Trends and Developments in Health-Care and Social Services

  • Irma Mikkonen
  • Panayota Sourtzi
  • Riitta Turjamaa
  • Marja Äijö
  • Eeva-Riitta Ylinen
  • Evelyn J. Finnema
  • Job T. B. van ’t Veer


There are big differences in how health-care and social services for older people are organized in Europe. In spite of these differences, all countries face the challenge of the growing number of older people and have to deal with the same trends, developments and challenges. The ageing population demands concerted response all over Europe as the increasing number of older people has impact on changed needs in health-care and social services. Moreover, advancements in public health and medical technologies, along with improvements in living conditions, mean that people are living longer and, in many cases, healthier lives than before. Making health and active ageing a reality by keeping older people healthy and independent is a challenge that needs to be addressed comprehensively in different health and social care settings.

This chapter describes the health-care and social services for older people in different stages of their life and in different social and health-care settings. We discuss social services and health care from the viewpoint of health promotion and disease prevention, home care and community care, long-term care as well as palliative care. European countries utilize different approaches to organize health and social care services; however, nowadays, it is accepted that these services should be organized within the community setting. Different ways of organizing community care and services including help at home, day care and primary health care will be discussed. When neither support of family and informal caregivers nor the services of the community are able to offer enough support and care, institutional care in a residential or nursing home is considered. Developments in care for older persons living in long-term care facilities will be discussed.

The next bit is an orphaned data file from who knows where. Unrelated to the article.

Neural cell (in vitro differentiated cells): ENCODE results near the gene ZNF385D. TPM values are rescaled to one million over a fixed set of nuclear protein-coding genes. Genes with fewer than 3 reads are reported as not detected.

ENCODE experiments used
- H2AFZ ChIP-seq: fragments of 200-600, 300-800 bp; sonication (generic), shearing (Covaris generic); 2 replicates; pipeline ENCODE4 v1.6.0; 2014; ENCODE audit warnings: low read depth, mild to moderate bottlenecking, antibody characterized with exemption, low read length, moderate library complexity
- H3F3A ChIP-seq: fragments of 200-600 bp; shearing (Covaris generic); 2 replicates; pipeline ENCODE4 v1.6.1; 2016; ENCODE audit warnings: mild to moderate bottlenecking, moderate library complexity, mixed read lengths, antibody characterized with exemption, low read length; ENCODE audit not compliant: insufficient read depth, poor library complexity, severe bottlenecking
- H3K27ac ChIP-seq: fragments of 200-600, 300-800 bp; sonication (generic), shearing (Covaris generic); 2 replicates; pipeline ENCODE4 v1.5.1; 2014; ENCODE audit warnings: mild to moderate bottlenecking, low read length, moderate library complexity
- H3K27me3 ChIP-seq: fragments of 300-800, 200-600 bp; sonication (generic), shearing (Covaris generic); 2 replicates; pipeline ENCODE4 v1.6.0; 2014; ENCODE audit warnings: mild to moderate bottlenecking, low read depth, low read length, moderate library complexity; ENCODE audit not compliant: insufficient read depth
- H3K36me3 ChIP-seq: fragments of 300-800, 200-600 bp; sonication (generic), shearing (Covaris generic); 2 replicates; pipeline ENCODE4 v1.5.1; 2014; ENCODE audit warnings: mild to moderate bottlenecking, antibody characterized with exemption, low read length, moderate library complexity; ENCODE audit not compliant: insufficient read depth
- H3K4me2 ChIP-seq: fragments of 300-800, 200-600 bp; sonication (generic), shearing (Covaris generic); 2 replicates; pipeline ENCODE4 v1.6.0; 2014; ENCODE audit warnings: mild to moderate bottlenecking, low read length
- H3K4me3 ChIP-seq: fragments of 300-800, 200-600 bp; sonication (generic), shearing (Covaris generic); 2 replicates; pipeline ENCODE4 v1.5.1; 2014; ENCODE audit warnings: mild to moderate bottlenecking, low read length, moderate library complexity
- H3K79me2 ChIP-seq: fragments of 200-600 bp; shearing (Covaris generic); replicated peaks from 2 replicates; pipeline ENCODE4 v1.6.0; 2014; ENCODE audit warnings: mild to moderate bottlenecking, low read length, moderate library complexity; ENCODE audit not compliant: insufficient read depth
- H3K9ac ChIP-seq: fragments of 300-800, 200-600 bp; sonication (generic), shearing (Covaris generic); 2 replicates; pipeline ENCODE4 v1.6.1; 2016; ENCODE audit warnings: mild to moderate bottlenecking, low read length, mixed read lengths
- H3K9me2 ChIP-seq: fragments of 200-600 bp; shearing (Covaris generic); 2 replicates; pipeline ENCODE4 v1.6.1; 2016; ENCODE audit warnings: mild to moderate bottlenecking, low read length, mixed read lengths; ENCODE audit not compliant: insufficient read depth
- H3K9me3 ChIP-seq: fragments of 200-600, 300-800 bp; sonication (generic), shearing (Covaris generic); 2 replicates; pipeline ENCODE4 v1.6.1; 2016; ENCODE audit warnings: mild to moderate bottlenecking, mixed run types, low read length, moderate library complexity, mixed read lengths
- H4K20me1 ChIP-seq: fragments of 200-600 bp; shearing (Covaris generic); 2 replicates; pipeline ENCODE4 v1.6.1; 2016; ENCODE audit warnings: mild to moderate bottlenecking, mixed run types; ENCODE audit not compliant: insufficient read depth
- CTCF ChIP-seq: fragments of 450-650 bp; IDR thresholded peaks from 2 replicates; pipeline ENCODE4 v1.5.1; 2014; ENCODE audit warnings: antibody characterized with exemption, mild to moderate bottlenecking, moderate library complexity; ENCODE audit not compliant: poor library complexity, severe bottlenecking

Finally, technological innovations which may help to face some of the challenges will be described and discussed from the following viewpoints: how technology can support health and self-management for older population, what is the significance of human-centred design and how the technology is accepted among the older adults.


Prevention Independent living Community care Long-term care Palliative care Technological trends 


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Copyright information

© Springer Nature Switzerland AG 2019

Authors and Affiliations

  • Irma Mikkonen
    • 1
  • Panayota Sourtzi
    • 2
  • Riitta Turjamaa
    • 1
  • Marja Äijö
    • 1
  • Eeva-Riitta Ylinen
    • 1
  • Evelyn J. Finnema
    • 3
  • Job T. B. van ’t Veer
    • 3
  1. 1.School of Health CareSavonia University of Applied SciencesKuopioFinland
  2. 2.Department of Nursing, Sector of Public Health, School of Health SciencesNational and Kapodistrian University of AthensAthensGreece
  3. 3.Research Group Care and WellbeingNHL Stenden University of Applied SciencesLeeuwardenThe Netherlands

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